We are taught that holidays are a joyous time of the year, but for survivors of domestic and sexual abuse, the opposite may hold true. In our small community, it is common that survivors are familiar with their abusers. During Samoan gatherings survivors are forced to decide whether they miss time with loved ones at family gatherings to avoid coming face-to-face with their abuser. It is important for friends, family members, advocates to listen and offer support to survivors, and to know what to say when a loved one shares their story, because it can be overwhelming and frightening at first. When you find yourself in this situation, here are some tips on how to support a loved one who has experienced abuse.
Tips on helping your family or friend:
Listen to their story, and believe….
Survivors can continue to struggle after abuse. Supporting a victim or survivor could be letting them know you are available if they are ready or need to talk to promote healing. One of the biggest fear’s survivors hold is the certainty that their story will not be believed, which may stop them from reaching out for help. Victims may hold feelings of anger, frustration, fear or sadness during the holiday season, and may not know how to express themselves.
In this situation we suggest that the best support you can provide is to “listen”. Many times our natural response is to question survivors, or victims, or provide a litany of ideas of what one should do. When your loved one shares with you about the act of violence, we encourage you to listen. If a family member, or friend is trusting you with their story, the best you can do is listen. The following are words of support:
In our community we know that abuse hides behind a veil of silence. In our family and village settings there are many whispers about changes in appearance, or someone “witnessing” an act of violence. Many times, victims show signs of being uncomfortable in social events, or may seem withdrawn, and they pull away. If you feel a family or friend displays changed behavior, make the time to reach out to them. Abuse creates isolation, and when you reach out this may decrease isolation. But more importantly, if there is no abuse, it’s always lovely to maintain connections with your loved ones.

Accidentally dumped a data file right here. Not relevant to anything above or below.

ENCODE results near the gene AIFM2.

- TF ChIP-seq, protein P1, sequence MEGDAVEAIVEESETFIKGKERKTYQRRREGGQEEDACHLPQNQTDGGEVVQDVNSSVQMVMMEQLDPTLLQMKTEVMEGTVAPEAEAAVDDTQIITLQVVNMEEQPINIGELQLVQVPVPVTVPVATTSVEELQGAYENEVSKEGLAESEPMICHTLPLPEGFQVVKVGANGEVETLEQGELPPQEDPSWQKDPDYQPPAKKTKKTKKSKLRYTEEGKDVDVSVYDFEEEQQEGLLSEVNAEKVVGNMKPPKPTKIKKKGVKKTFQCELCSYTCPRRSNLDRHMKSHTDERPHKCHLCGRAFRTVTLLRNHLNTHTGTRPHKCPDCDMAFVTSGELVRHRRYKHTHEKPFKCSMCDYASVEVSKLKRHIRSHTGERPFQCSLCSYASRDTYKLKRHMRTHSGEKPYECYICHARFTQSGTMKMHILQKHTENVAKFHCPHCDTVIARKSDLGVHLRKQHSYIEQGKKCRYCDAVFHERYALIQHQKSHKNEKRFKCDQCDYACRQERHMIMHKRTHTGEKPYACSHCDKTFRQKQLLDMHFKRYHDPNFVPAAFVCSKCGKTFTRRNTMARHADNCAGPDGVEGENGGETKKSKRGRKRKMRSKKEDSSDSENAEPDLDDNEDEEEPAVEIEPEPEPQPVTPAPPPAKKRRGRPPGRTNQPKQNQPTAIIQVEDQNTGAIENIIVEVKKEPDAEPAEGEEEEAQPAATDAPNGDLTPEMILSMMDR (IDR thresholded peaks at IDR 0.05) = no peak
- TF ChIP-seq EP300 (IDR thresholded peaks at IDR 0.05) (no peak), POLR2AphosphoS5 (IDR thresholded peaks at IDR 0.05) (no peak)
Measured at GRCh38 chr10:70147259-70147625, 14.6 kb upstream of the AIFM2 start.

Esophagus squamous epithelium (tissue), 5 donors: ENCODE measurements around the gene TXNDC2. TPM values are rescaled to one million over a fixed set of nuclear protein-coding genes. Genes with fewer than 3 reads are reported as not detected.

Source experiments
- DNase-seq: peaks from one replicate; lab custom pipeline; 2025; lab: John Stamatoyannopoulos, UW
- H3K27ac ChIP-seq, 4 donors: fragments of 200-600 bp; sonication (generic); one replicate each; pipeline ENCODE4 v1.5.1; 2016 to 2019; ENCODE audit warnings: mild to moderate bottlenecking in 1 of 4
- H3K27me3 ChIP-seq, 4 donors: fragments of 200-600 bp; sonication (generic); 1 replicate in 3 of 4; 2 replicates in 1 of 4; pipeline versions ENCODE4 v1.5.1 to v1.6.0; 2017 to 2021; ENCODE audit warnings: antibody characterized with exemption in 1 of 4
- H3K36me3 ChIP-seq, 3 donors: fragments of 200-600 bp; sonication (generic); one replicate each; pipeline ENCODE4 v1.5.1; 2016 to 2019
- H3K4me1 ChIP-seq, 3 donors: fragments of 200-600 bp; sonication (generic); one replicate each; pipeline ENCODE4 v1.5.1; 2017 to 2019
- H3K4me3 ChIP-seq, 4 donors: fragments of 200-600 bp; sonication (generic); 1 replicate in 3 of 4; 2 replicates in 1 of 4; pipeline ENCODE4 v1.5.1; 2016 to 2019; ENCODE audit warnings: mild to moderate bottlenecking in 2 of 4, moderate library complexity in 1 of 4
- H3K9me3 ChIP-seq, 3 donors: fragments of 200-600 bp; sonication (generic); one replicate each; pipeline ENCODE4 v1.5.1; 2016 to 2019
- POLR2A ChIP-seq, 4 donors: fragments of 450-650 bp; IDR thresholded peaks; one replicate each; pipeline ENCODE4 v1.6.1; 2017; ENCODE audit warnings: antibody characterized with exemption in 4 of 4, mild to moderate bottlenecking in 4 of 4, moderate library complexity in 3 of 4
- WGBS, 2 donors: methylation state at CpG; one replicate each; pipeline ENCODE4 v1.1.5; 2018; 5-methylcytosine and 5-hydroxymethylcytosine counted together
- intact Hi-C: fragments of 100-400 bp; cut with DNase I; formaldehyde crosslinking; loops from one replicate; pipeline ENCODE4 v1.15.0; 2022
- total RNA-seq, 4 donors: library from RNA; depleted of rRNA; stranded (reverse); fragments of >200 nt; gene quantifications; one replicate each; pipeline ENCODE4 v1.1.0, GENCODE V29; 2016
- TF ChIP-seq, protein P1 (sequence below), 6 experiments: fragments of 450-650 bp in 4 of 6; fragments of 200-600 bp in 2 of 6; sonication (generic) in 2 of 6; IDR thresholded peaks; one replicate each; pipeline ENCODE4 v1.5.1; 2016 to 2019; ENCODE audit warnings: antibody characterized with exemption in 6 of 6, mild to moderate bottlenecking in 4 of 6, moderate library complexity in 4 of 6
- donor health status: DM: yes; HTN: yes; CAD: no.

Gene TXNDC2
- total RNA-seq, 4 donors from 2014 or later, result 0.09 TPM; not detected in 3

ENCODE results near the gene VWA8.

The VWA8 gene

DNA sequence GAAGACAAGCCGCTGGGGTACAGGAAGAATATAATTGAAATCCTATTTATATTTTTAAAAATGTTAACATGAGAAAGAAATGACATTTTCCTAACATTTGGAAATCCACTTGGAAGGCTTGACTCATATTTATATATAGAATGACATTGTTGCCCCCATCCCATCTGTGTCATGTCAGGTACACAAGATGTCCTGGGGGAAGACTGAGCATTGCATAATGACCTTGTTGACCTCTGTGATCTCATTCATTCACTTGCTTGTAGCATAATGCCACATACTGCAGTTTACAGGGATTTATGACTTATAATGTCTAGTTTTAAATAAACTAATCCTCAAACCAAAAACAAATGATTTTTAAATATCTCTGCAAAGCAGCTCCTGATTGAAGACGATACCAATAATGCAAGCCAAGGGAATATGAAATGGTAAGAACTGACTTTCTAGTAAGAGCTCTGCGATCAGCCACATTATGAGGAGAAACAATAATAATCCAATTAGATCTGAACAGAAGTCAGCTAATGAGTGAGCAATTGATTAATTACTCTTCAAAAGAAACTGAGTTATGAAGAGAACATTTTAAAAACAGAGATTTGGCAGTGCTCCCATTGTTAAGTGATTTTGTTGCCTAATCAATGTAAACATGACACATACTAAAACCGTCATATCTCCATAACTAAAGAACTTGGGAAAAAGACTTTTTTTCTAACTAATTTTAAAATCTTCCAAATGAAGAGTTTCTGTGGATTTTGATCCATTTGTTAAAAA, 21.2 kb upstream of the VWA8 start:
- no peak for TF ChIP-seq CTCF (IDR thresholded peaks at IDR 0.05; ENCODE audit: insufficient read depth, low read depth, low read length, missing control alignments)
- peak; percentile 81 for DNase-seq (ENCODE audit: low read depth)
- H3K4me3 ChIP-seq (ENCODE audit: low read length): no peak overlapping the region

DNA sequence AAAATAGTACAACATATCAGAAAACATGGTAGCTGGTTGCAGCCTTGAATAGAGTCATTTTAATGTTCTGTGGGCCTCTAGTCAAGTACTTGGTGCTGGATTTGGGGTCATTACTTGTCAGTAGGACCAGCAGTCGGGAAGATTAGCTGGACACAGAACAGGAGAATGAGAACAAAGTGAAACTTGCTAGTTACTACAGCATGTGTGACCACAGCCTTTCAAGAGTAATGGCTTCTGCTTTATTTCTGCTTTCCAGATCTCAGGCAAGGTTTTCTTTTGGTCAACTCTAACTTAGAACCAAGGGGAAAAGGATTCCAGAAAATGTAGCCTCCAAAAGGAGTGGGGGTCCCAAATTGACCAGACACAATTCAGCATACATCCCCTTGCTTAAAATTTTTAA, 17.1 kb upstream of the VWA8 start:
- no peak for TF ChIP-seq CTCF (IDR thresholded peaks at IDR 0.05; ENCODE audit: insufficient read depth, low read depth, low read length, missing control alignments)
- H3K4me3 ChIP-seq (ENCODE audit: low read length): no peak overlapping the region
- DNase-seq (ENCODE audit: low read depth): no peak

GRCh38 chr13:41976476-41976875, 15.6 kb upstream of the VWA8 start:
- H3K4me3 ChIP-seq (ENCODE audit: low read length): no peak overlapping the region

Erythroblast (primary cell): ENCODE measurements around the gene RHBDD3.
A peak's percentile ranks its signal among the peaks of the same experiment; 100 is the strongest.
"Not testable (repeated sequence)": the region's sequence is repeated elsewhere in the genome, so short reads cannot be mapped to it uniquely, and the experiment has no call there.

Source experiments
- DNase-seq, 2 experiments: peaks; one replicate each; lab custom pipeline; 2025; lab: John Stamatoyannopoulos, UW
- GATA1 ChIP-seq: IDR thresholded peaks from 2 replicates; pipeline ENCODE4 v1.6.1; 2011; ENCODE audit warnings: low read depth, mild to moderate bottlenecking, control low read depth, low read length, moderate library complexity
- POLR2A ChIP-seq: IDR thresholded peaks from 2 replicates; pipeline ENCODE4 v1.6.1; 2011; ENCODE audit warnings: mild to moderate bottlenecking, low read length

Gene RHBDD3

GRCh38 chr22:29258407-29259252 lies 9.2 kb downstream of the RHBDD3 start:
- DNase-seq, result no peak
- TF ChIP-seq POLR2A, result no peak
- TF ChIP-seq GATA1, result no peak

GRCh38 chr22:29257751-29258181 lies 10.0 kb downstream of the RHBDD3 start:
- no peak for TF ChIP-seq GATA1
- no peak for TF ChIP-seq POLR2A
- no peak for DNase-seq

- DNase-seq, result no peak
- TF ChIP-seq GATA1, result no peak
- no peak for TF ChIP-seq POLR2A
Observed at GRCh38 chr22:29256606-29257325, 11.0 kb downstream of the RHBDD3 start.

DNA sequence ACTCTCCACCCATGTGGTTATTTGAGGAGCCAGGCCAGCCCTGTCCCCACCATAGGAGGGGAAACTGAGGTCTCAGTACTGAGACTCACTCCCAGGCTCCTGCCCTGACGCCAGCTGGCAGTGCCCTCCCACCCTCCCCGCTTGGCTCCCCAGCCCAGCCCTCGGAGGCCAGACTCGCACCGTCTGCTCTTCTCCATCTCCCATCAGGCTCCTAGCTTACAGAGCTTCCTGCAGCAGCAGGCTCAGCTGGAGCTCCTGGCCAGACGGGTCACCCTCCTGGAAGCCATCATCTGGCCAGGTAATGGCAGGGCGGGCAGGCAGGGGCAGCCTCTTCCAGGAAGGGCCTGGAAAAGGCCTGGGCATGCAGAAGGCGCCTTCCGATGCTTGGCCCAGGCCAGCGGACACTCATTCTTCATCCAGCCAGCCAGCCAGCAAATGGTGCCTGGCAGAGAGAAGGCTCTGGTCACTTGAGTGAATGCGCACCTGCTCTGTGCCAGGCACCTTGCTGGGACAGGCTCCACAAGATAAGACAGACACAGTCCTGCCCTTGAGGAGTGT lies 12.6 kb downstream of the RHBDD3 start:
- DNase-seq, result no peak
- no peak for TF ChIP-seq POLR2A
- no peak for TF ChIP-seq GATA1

Recognize the victim knows best….
If you are an advocate, or provide support, remember that we are all experts in our own lives, which means we know what will work best in our own situation. Victims/Survivors of abuse understand how their abuser will react to changes made, or what will happen if they call for help. If helps when they are recognized as the experts in their situation, and we help navigate them through potential options and choices.
Know your resources…
If you are a victim of assault and would like to report the assault, please contact 911 immediately, to get immediate assistance by Department of Public Services, Emergency Medical Services, and referral to Department of Human Social Services. LBJ Tropical Medical Services Emergency Room have physicians who have experience in working with victims of domestic and sexual assault. They have social workers who will provide additional assistance. You can contact the Department of Human Social Services, child care 633-1571, who may provide assistance. You con contact the Alliance at 699-0272 during regular working hours, Monday thru Friday and we connect you with a community advocate.
If you are having difficulty providing support to a victim of abuse, or you are overwhelmed by the stories you are hearing, connect with the Alliance. We are here to provide you support. You are an important person to any victim or survivor of abuse, and we want to make sure you are never alone.